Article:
Much smaller 32-bit files: 12 times smaller! This alone is a game changer. With the smaller files, it’s much easier to use a truly non-destructive workflow so that you can make changes later (with Photoshop HDR, I typically convert to 16-bit when I’m done, which means I lose the ability to do further editing later in ACR). And Lightroom’s developing capabilities have gotten much better over the years, so keeping the original could likely mean that you can easily update and improve your HDR in the future as Lightroom continues to get more powerful.
Much faster: The merging process is 2-3 times faster! For example, in my testing, a three-exposure merge took 51 seconds in Lightroom versus 138 in Photoshop CC 2014.2. I’ll take back that minute and a half gladly, and you’ll save even more time if you’re merging five to nine exposures.
Much simpler: Once you’ve done the merge (which really only has two simple choices: alignment and de-ghosting), you then edit exactly the same way you would edit any other DNG file straight out of the camera.
Note that the ACR 9 update for Photoshop enables these same DNG updates, but I find the workflow is overall much easier in Lightroom.
Here’s how it works:
Don’t bother making any changes to the original DNG files before merging.
Select the files you want to merge (if they are in a stack, you can select the stack without expanding it).
Right-click and choose Photo Merge / HDR.
-Alternatively, use the keyboard shortcut <ctrl>-H. (note that Mac users should actually use the “Control”, not the “Command” key).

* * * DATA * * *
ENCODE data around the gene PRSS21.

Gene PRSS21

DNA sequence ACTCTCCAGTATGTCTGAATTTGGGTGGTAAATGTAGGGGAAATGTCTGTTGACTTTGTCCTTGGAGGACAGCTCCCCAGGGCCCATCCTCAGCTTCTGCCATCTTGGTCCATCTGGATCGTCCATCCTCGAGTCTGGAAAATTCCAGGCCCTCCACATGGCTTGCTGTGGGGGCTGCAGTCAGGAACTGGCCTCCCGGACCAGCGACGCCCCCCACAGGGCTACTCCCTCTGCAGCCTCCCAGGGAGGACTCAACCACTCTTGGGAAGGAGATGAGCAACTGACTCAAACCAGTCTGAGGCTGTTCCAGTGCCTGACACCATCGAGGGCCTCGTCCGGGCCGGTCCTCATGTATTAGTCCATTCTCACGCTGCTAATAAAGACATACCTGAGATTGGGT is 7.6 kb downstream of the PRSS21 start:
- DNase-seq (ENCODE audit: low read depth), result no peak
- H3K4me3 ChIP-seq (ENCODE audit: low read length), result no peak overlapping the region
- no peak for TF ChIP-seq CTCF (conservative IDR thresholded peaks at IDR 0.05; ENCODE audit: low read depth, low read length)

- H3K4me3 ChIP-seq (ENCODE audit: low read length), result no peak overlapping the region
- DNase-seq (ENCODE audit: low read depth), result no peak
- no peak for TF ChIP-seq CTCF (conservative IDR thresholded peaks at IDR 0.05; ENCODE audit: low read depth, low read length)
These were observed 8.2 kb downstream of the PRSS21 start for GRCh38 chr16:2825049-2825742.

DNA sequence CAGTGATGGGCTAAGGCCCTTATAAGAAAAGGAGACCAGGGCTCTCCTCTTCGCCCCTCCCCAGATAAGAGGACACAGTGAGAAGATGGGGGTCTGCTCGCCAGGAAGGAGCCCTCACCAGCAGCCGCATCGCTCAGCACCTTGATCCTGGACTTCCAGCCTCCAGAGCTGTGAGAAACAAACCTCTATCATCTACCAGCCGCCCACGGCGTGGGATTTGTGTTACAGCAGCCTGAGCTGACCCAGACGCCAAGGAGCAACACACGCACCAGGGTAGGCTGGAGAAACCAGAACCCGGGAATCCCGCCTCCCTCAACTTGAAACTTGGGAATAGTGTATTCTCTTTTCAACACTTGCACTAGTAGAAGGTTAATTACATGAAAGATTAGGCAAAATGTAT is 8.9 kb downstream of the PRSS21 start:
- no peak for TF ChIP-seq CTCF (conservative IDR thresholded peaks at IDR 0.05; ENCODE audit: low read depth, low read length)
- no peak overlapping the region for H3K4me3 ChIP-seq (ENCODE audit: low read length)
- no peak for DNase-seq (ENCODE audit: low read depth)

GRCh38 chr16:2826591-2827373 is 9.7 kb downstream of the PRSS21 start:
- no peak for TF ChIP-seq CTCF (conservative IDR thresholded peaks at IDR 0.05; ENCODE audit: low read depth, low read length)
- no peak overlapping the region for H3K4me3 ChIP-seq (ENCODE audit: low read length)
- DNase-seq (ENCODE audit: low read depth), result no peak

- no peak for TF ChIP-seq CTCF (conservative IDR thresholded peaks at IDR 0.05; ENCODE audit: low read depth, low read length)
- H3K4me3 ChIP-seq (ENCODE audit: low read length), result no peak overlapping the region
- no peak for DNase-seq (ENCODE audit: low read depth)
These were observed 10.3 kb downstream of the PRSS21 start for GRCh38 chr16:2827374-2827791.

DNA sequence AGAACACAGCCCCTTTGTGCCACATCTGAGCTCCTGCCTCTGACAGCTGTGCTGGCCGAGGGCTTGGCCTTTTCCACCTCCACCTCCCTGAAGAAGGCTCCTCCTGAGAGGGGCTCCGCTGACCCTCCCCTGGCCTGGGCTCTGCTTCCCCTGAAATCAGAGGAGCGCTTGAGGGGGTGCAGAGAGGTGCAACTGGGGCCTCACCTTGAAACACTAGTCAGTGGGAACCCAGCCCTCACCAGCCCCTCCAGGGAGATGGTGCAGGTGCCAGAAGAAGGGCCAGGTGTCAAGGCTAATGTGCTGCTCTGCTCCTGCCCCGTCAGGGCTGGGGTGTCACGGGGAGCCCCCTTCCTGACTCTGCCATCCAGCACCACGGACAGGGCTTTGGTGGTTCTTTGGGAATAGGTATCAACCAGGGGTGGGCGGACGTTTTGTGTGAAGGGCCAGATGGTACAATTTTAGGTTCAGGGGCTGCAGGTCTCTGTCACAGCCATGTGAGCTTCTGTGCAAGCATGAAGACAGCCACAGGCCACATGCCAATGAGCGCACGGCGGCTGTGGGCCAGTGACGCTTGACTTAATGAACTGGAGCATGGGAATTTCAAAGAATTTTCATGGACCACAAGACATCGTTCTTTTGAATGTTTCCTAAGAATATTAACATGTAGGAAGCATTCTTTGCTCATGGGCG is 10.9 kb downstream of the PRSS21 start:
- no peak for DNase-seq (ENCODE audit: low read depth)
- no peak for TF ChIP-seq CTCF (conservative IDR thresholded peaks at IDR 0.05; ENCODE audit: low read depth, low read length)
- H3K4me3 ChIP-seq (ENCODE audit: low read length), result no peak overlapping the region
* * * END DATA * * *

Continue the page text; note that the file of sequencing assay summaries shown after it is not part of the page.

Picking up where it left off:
-Or, you can use the shortcut <shift>-<ctrl>-H to skip the merge options and process your selection with the same settings you used on the last HDR. This can be a nice time saver if you have multiple HDRs that should use the same settings.
Choose merge options:
– Turn on “auto-align” if you shot handheld or don’t have perfect alignment of the images.
– You can either use or skip “auto-tone”; it does exactly the same thing as the “auto” button in the basic panel when you later develop the HDR.
– Lastly, choose a level of de-ghosting. I generally recommend using “None”. If you do use it, I recommend leaving the deghost overlay on to help check for any problems.
Use the develop module to edit the merged file (you’ll see a new DNG file that has “HDR” in the name). The editing process at this point is exactly the same as what you’d use on any regular image.
You can then export as an 8 or 16 bit image to finish post-processing with additional software if you wish. Just as I did with HDR in Photoshop, I often use the HDR process to deal with initial color and contrast. Once I’ve done that, I finish processing using Lumenzia and/or the Nik plugins in Photoshop.
Where does it fit into my workflow? I’ve been using both HDR and luminosity masks for a long time (see this post post on when I use which approach). Mostly, it’s a huge time-saver for situations where I was already doing HDR (and it will give me more options to work non-destructively). But I expect I may use Lightroom HDR in some situations where I may have previously just jumped straight to luminosity masking on a single exposure (ie, situations where the image didn’t call for the extra work of manual exposure blending, but now I can give myself a better starting point for further editing).
Are there any downsides to HDR in Lightroom vs Photoshop? Nothing notable in my experience, but it is designed to do all the HDR work inside Lightroom. Adobe has created a new DNG file format for Lightroom. It can’t be exported to Photoshop as a 32-bit image (neither DNG nor TIF) and the DNG isn’t compatible with other tone-mapping software like Photomatix. So if you were previously using Photoshop just to merge and then exporting to tone-mapping in another software program, you should continue to use Photoshop.